It’s time for the general public to name an explorative vessel once again! This time, instead of a BoatyMcBoatface traversing the seas, we’re being called upon to help select a moniker for NASA’s next Martian rover, which will launch from Earth this year. And while there are only nine options for the rover’s name to choose from, it’s hard to complain ’cause they were all submitted by grade school kids.
We’re down to the top nine finalists! Help us name the #Mars2020 rover by telling us your favorite. Cast your vote soon—the public poll closes on Jan. 26: https://t.co/RlWIK1UN3N pic.twitter.com/GxFaId03Vd
— NASA JPL (@NASAJPL) January 22, 2020
The competition to name NASA’s newest Martian rover began in August of last year, when children K-12 in the U.S. were given the chance to submit their suggestions for the rover’s name, as well as a short essay describing why their name is appropriate. After sifting through the 28,000 names that were submitted, NASA winnowed down the selection to the nine listed here:
Obviously there’s nothing playful on the list, which is fair considering the $2.1 billion price tag for the mission—there’s nothing inherently wrong with something expensive having a goofy name, but NASA admins would probably have trouble justifying it. Plus, history would likely frown upon hearing that MartyMcMartianBot discovered the first-ever signs of life on another planet. (Although we most certainly would not.)
The Mars 2020 rover on display at the Jet Propulsion Laboratory in Pasadena, CA. JPL
For those unfamiliar with NASA’s next Martian rover, it’s the rolling robot that at the core of the space agency’s Mars 2020 mission. According to Ken Farley, a Mars 2020 Project Scientist, the mission has two overarching objectives: “to specifically seek the signs of life, and… sample materials and prepare a cache that could be returned to Earth by a future mission.” The Mars 2020 rover will be looking for signs of current life, as well as ancient, extinct life–potential discoveries that could profoundly shift humanity’s view of its place in the universe.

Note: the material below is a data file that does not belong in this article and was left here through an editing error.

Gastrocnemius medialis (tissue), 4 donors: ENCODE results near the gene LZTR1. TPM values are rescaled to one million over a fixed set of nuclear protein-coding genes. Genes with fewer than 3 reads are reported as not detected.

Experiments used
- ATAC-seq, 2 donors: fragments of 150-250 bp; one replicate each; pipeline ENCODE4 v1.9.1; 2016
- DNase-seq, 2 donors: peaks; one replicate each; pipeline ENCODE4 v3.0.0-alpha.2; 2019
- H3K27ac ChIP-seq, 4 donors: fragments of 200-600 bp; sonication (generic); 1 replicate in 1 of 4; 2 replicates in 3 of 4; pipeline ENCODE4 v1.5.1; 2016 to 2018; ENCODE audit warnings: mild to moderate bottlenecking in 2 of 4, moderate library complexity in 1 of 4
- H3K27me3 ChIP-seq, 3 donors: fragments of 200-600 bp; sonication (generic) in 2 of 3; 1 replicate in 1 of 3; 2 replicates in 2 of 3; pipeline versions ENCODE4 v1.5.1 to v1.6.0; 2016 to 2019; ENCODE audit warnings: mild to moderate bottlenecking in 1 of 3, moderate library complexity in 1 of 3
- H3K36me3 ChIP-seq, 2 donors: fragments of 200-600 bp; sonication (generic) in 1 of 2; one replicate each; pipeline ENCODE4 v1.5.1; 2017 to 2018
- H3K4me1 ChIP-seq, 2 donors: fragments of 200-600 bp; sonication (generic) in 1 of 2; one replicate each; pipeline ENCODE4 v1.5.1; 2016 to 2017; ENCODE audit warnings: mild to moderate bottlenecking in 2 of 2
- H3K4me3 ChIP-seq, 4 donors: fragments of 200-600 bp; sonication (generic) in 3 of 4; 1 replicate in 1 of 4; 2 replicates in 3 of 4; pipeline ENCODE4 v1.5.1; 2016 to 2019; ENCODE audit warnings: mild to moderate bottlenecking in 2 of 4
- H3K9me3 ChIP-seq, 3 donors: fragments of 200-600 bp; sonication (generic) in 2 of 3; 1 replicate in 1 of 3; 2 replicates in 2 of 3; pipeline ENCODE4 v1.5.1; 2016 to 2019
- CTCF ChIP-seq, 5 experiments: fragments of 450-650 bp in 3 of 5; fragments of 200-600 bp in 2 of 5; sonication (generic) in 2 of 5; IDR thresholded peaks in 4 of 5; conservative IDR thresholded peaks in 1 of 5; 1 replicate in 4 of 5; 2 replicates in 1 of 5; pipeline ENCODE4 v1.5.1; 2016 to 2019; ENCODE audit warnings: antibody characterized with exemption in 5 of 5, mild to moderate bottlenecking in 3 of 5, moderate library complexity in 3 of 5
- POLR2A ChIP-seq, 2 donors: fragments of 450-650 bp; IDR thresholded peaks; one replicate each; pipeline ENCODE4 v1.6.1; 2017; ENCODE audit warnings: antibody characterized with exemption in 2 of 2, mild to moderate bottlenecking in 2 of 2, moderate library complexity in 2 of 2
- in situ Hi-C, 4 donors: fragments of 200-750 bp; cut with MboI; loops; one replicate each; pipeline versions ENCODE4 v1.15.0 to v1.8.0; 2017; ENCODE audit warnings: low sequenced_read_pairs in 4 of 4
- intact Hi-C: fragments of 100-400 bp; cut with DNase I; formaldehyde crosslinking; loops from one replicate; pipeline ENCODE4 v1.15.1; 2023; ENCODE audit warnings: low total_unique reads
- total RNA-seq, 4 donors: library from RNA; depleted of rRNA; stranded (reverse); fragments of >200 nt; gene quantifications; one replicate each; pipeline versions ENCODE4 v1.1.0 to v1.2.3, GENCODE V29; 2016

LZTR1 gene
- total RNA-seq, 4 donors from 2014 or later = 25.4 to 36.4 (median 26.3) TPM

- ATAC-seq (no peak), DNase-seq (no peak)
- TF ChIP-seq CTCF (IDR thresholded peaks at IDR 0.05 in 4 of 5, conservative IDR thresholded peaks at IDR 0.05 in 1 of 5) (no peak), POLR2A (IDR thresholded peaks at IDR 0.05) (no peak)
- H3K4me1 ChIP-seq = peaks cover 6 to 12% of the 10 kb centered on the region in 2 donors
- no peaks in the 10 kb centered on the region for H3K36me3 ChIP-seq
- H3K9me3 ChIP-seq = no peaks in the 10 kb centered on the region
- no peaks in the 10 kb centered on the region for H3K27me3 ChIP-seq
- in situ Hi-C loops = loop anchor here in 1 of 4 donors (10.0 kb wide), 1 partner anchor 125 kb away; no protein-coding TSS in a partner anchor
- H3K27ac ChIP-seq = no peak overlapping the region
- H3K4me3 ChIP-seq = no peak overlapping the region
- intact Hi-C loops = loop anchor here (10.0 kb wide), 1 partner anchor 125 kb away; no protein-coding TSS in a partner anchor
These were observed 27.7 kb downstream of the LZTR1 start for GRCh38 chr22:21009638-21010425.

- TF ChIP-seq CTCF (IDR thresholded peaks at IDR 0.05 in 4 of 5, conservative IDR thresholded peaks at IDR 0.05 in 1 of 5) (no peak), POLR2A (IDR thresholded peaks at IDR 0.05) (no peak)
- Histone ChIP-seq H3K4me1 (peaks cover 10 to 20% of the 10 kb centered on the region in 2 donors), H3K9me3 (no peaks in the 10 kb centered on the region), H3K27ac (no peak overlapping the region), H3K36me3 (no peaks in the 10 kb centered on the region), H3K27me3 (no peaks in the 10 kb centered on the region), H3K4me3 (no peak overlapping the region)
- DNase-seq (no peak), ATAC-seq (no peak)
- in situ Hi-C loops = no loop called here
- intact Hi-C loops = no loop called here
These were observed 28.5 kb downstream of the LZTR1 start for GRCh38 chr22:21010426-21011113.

— Curiosity Rover (@MarsCuriosity) January 22, 2020
Those planning on voting may want to keep these core mission objectives in mind when considering what name would work best for the rover, although frankly, it seems like they’re all broad enough to work. NASA also notes that the polling will only be “a consideration,” so whichever name earns the most votes might not even necessarily be chosen. Incidentally, be careful about which name you vote for, because it seems like there’s no way to change one’s vote after it’s been recorded.
What do you think about the public voting on the name for the next Martian rover? And are you happy that NASA made the contest exclusive to K-12 students, or do you wish the agency permitted people from the general population to submit their own ideas as well? Let us know your thoughts in the comments!